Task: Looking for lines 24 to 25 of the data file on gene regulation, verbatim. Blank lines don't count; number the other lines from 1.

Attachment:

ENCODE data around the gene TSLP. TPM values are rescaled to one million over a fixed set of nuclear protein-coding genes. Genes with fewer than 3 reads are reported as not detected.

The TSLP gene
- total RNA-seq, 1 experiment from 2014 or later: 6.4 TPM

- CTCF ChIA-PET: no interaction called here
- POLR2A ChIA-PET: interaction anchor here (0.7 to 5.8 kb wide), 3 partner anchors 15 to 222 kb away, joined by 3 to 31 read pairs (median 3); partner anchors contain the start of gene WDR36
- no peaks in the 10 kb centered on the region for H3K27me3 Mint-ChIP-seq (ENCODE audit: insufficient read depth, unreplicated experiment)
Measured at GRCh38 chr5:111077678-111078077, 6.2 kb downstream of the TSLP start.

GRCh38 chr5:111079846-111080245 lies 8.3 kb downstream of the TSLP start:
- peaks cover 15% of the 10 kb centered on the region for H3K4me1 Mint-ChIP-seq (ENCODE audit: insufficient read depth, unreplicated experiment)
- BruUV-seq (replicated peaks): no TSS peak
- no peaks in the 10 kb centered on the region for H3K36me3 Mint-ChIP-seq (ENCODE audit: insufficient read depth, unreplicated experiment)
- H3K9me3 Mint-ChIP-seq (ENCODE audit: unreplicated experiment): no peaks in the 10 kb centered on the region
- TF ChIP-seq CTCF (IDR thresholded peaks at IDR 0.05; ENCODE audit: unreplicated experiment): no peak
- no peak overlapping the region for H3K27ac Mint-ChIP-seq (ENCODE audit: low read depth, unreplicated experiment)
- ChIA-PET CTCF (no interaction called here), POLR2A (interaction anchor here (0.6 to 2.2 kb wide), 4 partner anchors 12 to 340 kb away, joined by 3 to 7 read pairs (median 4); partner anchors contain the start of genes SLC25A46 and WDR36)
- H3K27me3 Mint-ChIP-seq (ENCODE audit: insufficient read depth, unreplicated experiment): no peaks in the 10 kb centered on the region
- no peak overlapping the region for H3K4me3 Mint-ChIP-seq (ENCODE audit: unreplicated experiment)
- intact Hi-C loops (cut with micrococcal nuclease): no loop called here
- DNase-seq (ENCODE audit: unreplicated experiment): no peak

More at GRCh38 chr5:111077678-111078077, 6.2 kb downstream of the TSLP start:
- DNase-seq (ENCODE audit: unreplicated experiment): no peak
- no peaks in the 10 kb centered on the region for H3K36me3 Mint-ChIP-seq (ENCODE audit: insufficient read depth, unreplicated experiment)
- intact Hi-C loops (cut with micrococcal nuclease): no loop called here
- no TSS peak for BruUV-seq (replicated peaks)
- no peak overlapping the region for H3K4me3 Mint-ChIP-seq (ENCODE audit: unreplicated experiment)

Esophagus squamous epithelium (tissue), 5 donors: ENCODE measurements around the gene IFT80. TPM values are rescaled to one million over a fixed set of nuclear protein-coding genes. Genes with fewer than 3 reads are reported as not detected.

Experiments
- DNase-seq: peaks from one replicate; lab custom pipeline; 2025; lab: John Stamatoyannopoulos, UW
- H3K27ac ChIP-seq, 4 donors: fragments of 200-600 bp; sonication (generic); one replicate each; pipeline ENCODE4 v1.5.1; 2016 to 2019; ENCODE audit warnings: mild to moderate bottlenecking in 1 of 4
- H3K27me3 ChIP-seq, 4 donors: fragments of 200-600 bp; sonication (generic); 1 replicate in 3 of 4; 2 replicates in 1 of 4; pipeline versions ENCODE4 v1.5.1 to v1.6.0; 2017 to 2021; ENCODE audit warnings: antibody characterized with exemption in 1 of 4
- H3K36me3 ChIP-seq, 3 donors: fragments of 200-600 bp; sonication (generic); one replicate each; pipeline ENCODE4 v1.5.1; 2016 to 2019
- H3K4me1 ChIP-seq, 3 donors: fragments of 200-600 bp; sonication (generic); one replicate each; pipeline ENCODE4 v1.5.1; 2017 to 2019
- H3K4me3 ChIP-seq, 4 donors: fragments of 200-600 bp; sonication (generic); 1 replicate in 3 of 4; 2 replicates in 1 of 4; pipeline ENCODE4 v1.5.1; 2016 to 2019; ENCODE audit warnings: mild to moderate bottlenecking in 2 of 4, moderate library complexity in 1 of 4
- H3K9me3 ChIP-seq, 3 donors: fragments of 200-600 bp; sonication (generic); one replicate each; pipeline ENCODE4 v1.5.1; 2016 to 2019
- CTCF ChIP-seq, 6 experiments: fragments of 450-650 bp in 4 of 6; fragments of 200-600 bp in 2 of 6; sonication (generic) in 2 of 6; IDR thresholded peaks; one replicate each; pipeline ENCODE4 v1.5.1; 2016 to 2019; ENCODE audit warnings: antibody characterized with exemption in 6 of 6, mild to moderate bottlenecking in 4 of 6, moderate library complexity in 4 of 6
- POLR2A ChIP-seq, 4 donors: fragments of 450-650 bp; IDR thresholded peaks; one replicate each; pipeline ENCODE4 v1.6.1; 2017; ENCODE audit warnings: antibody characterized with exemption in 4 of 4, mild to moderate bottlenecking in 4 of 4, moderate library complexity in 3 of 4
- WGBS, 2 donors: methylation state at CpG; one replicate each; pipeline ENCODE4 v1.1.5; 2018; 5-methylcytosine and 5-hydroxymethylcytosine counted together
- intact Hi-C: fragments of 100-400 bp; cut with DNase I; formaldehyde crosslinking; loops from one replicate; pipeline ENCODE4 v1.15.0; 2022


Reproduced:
- no TSS peak for BruUV-seq (replicated peaks)
- no peak overlapping the region for H3K4me3 Mint-ChIP-seq (ENCODE audit: unreplicated experiment)